As human beings, we express ourselves in many ways. Body language, facial expression, clothing, hairstyle and speaking voice are all ways that we telegraph our inner spirit to the outside world. The speaking voice in particular holds immense power. We have all experienced how someone’s tone of voice can change the way a message is received. We understand innately that the voice conveys more than just words; it conveys emotion. It can also express many details about a person, such as age, personality, nationality and gender. Today, we are going to look specifically at vocal masculinization, the trans voice training method that is used to cultivate masculine qualities in the speaking voice. Read on to learn how to do voice masculinization therapy!

Trans voice training

For newcomers the idea of “training” the voice may seem strange. However, training speech is no different than training any other skill. If you wanted to be a dancer, an artist, a car mechanic, a surgeon…the process would be the same: you would study the skill, and you would practice the skill. Any skill, no matter how complex, is approached this way.

Learning to listen actively

As students of trans voice training, listening is one of our greatest allies. However, it can also prove to be a bit tricky! The reason? Because your voice sounds different inside your head than it does outside of your body. We’ve all had that moment where we hear ourselves on a voicemail recording and say “Whoa! That’s what I sound like?” For this reason, it is very helpful to record yourself when practicing your training exercises. Let’s try a little exercise to practice the process of active listening:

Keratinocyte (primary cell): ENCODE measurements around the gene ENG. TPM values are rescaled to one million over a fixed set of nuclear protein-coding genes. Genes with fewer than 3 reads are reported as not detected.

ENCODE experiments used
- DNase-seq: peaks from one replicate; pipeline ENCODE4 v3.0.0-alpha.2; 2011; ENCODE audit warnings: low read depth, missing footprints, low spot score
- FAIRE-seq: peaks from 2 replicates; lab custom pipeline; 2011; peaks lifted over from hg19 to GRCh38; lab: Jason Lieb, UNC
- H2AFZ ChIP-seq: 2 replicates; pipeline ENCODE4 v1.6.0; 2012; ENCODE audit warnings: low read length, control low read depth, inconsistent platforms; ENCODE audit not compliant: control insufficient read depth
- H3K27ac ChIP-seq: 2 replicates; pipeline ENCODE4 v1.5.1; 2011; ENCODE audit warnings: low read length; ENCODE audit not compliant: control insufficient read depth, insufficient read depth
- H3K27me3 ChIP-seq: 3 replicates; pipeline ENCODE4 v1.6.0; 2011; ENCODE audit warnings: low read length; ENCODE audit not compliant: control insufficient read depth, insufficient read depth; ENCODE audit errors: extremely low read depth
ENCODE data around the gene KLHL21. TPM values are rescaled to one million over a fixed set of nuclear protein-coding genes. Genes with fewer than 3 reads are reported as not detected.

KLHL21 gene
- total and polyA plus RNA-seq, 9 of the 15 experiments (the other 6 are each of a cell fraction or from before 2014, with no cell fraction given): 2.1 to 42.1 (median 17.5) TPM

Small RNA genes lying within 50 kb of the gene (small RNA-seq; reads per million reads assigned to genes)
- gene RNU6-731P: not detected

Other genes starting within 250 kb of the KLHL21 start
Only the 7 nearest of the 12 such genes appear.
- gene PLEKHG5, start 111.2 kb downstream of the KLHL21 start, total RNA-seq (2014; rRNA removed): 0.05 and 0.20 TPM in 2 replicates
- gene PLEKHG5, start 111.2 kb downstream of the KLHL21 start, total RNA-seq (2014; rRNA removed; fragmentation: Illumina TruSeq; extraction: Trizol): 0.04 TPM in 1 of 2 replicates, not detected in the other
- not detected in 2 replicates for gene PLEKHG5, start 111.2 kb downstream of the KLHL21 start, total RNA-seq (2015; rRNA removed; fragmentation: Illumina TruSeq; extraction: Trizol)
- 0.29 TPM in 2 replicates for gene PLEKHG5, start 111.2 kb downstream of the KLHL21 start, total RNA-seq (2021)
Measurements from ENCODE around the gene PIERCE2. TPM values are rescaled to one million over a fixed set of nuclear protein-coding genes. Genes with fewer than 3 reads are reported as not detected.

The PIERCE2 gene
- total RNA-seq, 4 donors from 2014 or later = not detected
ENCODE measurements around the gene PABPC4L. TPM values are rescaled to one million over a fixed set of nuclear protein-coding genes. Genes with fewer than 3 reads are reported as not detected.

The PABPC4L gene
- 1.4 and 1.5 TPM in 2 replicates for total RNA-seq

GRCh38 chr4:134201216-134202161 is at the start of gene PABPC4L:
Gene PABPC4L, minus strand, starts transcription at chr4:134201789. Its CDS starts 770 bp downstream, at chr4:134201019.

1) Start your recording device and speak the phrase “Are you going to the party?” Use your current speaking voice. Listen back immediately afterward.

2) Start your recording device and speak “Are you going to the party?” This time, give your voice a more masculine quality: low, strong, and full. Just give it your best shot! Listen back immediately afterward.

3) Start your recording device and speak “Are you going to the party?” This time, try a more feminine quality: high, light, and soft. Listen back immediately afterward.

4) What did you hear? Was what you thought you did the same as what you actually heard on the recording? If not, try the exercise again. Now that you know what your voice sounds like, you should be able to get closer to the specific qualities that the exercises ask for.

Visual learning with spectrograms

Another wonderful tool for trans voice training is the spectrogram. A spectrogram is a live graphical representation of the voice. Have you ever seen the sound wave appear when you record a voice memo? A spectrogram is similar to that sound wave, but it has more detail. It will allow you to see what frequencies are present in your voice as you speak or sing. Vocal masculinization and vocal feminization both require us to cultivate certain frequencies, while minimizing others.

For IOS: Spectrogram Pro ($3.00)

https://apps.apple.com/us/app/spectrogram-pro/id415301721

For Android: Spectroid

https://play.google.com/store/apps/details?id=org.intoorbit.spectrum

For PC (GNU/Linux, macOS, Windows): Friture

https://friture.org/

Learning to associate sensations with sound

Recordings will help us hear better, spectrograms will give us a visual guide, and the sensations of the body will help us put it all together. Did you know that every sound you make has an accompanying sensation in the body? Have you ever felt a sharp zing in the nose from sneezing, a scratching sensation in the throat while yelling, or a gentle tickling sensation in your face while humming? These are all examples of how vocal production creates physical sensation. In trans voice training, learning to feel vocal sensations will guide us on our journey towards vocal masculinization, and will help us gain consistency at a faster rate than just listening alone. Let’s try a simple exercise in feeling the voice.